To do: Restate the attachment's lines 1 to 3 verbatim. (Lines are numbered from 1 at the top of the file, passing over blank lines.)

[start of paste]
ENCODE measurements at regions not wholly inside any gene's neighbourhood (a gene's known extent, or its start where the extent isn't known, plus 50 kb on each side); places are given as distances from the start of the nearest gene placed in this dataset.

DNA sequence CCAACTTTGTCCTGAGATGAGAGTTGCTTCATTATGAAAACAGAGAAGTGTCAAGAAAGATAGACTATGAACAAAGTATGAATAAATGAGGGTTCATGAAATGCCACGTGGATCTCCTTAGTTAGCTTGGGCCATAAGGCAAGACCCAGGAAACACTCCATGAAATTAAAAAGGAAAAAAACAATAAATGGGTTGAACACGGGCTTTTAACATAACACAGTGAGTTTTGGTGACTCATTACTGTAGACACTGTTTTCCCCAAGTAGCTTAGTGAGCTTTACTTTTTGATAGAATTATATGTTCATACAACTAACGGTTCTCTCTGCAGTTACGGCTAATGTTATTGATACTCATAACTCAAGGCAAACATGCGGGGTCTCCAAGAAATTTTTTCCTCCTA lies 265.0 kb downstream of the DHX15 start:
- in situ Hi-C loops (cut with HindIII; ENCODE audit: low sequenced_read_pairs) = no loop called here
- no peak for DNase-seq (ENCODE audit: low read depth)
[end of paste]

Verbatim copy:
ENCODE measurements at regions not wholly inside any gene's neighbourhood (a gene's known extent, or its start where the extent isn't known, plus 50 kb on each side); places are given as distances from the start of the nearest gene placed in this dataset.

DNA sequence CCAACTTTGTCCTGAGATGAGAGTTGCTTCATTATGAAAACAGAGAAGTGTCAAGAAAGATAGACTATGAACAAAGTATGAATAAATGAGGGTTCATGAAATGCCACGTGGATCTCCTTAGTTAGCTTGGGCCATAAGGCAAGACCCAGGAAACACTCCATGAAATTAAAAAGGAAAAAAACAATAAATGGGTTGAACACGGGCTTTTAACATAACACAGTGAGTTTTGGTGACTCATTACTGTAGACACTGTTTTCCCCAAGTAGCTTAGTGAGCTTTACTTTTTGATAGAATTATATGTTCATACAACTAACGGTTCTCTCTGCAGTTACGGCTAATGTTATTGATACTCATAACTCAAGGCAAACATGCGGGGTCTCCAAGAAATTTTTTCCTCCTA lies 265.0 kb downstream of the DHX15 start:
- in situ Hi-C loops (cut with HindIII; ENCODE audit: low sequenced_read_pairs) = no loop called here